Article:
For the first time, Hale Brothers Farm is available for purchase in the highly desired Columbia River Basin. Bob and Rick Hale, two brothers who are well-known in the West’s agricultural community, began their operations here over 40 years ago and grew their enterprise into what became, at its peak, one of the Columbia Basin’s largest vegetable producers annually growing over one billion pounds of vegetables as well as one of the largest growers, packers, and fresh-cut processors of onions in the world. These 980± acres being offered for sale are among the last of the brothers’ farmland holdings and represent the legacy of their commercial and agricultural accomplishments. Ideal for the owner/operator and farmland investor alike, Hale Brothers Farm is an unparalleled opportunity in today’s tightly held Columbia Basin real estate market, where quality operating properties are rarely offered to the public, to acquire an extremely productive farm with substantial upside potential.
Hale Brothers Farm is located on State Highway 207 less than 15 miles south of Hermiston and Interstate 84 in the heart of the Columbia Basin. This region is home to the most coveted farmland in the United States, featuring a stable water source from the Columbia River, a long growing season, and ideal seasonal temperatures with hot days and cool nights. Extensive agricultural infrastructure coupled with near perfect growing conditions enable high-valued crops to be grown here that support a consistently strong regional economy and attract investment capital from around the world.
This year for the first time, the property received irrigation water from the Columbia River through a newly installed water delivery system tied to the Columbia Improvement District (CID). Connecting the property to the river through CID infrastructure was no small undertaking and required years of planning and a significant capital investment from the owners to accomplish. Water from CID supports and supplements existing surface water rights from Butter Creek (which flows north through the property) and groundwater rights from two irrigation wells. In addition to ensuring a full duty of irrigation water during the growing season, water from CID allows for irrigation during spring and winter months to assist in building up the farm’s soil moisture profile ahead of the next growing season. The significance of linking to CID cannot be overstated, as the additional water safeguards the farm during dry years and enables an operator to diversify and raise an expanded number of crops.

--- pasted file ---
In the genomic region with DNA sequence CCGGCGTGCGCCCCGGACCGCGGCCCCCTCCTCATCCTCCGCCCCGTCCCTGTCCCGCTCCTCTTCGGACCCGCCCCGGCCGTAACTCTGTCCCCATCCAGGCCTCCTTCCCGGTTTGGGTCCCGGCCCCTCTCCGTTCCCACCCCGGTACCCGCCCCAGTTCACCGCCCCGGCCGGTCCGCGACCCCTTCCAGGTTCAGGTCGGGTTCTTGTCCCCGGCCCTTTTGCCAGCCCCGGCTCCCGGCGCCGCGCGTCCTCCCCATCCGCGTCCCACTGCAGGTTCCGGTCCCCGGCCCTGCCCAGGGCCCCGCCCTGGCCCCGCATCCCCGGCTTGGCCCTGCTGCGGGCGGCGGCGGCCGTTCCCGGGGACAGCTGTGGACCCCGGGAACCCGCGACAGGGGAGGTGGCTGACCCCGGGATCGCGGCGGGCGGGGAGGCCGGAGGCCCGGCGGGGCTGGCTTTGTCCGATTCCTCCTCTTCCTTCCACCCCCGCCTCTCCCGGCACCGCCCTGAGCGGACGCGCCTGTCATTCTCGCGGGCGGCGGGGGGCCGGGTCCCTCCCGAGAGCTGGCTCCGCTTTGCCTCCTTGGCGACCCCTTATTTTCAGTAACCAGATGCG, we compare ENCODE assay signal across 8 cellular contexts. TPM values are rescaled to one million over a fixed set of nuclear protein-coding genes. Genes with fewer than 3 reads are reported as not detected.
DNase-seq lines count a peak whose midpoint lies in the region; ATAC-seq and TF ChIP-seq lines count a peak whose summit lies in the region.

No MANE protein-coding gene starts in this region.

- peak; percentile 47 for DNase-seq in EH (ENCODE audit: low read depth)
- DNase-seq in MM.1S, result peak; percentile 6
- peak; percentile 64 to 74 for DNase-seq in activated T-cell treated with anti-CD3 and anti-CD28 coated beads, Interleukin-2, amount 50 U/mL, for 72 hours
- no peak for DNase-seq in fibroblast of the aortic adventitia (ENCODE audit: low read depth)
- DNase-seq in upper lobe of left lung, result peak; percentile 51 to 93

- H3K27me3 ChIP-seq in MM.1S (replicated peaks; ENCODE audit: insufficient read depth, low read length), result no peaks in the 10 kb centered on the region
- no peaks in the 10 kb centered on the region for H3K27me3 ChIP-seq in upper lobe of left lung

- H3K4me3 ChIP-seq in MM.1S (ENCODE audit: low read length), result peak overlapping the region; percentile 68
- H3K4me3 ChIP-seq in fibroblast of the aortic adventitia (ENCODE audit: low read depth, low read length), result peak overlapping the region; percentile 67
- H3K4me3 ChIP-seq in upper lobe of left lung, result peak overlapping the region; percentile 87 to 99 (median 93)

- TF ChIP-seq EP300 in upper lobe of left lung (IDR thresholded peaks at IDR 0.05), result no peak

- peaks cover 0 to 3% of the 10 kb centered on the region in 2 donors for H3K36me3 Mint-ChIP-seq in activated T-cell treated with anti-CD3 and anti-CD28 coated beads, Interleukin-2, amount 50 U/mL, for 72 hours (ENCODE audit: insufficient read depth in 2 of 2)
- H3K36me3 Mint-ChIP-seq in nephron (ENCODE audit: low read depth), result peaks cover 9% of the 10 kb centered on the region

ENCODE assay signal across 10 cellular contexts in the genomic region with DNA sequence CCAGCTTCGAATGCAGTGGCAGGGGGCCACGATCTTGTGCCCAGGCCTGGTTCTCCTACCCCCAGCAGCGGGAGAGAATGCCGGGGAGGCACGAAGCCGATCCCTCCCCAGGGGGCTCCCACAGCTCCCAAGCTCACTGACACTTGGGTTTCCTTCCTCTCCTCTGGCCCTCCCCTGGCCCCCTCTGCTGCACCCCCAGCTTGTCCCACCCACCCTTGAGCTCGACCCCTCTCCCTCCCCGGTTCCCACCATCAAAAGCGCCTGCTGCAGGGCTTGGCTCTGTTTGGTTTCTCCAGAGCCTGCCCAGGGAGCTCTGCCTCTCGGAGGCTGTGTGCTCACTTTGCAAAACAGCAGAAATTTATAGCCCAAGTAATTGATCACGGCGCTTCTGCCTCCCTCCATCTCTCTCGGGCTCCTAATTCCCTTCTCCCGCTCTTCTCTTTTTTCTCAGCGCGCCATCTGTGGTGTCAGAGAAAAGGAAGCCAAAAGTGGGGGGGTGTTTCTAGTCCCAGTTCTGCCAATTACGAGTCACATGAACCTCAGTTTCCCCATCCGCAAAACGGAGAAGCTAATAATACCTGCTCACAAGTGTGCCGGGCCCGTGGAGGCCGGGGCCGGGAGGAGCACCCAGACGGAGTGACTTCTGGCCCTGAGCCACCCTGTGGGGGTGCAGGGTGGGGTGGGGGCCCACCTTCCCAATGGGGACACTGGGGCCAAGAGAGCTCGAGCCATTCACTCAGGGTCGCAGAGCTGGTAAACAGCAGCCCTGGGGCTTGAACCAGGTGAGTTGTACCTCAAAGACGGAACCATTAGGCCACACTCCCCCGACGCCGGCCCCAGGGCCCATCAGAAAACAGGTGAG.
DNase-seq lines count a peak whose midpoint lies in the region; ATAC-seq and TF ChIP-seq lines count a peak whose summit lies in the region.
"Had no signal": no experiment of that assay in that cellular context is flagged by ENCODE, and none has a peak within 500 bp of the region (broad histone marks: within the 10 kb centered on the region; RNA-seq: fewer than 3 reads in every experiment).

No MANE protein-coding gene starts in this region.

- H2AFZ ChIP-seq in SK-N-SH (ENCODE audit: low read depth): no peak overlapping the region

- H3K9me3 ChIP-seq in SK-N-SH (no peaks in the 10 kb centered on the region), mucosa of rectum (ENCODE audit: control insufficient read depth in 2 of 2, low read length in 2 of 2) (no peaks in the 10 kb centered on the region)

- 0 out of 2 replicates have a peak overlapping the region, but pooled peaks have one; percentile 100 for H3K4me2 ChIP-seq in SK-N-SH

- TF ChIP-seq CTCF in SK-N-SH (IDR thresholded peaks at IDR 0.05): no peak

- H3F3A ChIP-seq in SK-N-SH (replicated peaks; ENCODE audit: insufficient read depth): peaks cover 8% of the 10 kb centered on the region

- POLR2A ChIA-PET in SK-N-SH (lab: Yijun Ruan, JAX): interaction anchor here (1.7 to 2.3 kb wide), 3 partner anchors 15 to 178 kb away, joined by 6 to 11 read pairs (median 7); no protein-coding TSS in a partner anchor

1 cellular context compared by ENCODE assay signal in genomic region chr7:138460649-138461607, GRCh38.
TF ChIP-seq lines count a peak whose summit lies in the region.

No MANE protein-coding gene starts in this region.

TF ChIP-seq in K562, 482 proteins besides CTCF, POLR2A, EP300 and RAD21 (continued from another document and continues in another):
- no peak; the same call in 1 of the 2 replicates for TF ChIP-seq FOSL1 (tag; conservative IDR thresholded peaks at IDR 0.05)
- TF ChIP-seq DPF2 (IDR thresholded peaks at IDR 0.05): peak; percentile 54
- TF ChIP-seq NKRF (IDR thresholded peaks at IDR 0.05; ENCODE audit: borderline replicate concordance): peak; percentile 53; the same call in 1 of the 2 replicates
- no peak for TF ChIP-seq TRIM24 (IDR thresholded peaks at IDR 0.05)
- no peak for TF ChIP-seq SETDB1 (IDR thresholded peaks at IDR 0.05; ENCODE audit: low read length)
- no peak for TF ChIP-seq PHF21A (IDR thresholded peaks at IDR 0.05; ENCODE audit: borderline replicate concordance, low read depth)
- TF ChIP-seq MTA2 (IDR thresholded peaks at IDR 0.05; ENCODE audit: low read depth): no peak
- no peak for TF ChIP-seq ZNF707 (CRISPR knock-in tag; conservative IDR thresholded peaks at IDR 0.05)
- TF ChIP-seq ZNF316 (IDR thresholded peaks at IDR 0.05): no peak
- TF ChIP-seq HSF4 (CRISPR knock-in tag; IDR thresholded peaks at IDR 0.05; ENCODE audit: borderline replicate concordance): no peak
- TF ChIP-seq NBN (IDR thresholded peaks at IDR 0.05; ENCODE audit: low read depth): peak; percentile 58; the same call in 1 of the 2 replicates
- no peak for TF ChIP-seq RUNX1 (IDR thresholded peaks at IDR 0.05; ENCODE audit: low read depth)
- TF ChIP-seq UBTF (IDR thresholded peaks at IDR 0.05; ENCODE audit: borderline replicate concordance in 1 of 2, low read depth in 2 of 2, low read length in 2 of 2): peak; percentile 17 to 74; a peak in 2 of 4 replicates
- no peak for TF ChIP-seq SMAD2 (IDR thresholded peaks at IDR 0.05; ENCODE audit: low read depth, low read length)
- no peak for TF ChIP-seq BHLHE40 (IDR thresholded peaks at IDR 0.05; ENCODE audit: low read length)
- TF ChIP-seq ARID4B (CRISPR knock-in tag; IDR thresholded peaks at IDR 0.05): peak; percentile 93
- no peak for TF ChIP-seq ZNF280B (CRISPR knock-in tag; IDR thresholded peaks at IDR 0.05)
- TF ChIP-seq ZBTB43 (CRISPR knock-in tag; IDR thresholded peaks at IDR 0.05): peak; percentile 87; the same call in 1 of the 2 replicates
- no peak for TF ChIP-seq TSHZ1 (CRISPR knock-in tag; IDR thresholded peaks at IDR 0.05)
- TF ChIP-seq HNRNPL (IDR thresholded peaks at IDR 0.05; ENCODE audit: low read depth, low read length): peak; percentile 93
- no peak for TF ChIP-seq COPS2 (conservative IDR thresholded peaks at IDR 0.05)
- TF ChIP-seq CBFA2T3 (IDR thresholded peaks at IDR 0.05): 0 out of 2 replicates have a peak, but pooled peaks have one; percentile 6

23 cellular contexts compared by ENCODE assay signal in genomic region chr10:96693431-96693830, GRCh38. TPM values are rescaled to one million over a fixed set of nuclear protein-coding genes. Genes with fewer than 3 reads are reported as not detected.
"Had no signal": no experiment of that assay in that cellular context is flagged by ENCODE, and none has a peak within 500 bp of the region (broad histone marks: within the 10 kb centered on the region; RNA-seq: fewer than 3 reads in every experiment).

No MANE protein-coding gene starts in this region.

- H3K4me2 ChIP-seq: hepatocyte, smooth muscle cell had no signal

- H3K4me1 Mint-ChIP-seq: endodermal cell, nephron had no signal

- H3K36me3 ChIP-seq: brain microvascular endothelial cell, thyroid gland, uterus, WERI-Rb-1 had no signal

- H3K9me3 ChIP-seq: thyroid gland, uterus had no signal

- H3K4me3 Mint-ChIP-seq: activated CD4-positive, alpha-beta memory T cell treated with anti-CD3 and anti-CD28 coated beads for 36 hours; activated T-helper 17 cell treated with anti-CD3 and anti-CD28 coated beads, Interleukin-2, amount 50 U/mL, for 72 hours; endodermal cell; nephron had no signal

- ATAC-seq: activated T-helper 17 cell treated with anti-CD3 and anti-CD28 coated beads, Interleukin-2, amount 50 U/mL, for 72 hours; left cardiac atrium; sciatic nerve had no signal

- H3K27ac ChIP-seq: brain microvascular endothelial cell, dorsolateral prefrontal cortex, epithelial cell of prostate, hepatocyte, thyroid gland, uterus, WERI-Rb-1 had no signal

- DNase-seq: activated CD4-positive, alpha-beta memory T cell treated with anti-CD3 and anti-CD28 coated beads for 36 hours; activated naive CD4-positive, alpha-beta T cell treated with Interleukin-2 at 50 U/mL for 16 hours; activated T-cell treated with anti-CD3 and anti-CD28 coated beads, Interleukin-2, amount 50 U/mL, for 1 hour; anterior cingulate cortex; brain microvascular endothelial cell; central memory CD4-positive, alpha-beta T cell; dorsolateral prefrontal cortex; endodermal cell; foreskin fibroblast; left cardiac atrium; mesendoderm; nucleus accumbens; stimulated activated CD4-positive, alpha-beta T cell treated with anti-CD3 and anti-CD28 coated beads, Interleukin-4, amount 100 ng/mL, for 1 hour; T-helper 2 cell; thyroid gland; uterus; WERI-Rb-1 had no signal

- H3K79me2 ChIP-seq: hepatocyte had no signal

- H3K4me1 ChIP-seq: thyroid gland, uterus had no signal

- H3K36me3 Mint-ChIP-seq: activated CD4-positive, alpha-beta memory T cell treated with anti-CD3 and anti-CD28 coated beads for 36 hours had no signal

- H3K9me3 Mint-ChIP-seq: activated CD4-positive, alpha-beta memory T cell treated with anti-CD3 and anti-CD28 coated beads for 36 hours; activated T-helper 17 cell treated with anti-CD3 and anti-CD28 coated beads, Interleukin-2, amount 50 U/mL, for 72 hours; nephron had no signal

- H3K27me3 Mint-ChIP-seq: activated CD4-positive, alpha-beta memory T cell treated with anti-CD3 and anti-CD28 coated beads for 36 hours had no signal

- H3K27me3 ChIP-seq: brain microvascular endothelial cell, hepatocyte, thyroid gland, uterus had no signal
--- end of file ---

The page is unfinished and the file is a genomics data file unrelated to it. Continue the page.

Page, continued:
Of the farm’s 980± acres, approximately 867 acres are tillable with 760± acres currently under sprinkler irrigation, including 50± acres under a center pivot installed in 2020. In 2006, the owners planted 50± acres of Duke variety blueberries using a drip irrigation system. These were the first blueberries to be grown in the area and continue to provide an excellent return on investment for the owners. The remaining cropland is seeded to wheat, alfalfa, and grass hay. The 2021 irrigated wheat crop averaged 160 bushels per acre, while the alfalfa hay has a historic yield of approximately eight tons per acre. With the additional water from CID, an operator has the option to raise a variety of other crops, such as corn seed, grass seed, peas, snap peas, and, with the conversion to drip irrigation, even melons and root crops.
Soils on the property are excellent with the majority comprised of deep silt loam with an estimated water holding capacity of three inches per cubic foot. Most of the tillable land is made up of powder silt loam (0-3 percent slopes), while approximately 50 acres consist of Shano very fine sandy loam (2 to 7 percent slopes).
Building improvements are modest but practical and are well-suited for farm employees or tenants. These include the original house (and also one of the area’s earliest homesteads) situated in the main farm compound, a second home located toward the south end of the farm, and a shop building with living quarters located on an elevated bench along the west boundary of the property. There are also several open-sided storage buildings located in the main compound and adjacent to the second residence.
Co-listed with Caleb Howard of LandLeader/Land and Wildlife.
Just the Facts
- Premier Columbia Basin irrigated farm
- 980± total acres with 867± cropland acres
- 760± acres under sprinkler irrigation
- 50± acres under a new center pivot
- 50± acres of Duke variety blueberries under drip irrigation
- Multiple layers of irrigation water from the Columbia River, Butter Creek, and two wells
- Updated and well-maintained irrigation equipment and infrastructure
- Powder silt loam (0-3 percent slopes) across the majority of cropland acres
- Building improvements include two homes, shop with living quarters, and multiple outbuildings
- Less than 15 miles from Hermiston via paved Highway 207
- 50 miles from the Tri-Cities Airport in Pasco, WA servicing multiple airlines
- Annual property taxes are approximately $14,500
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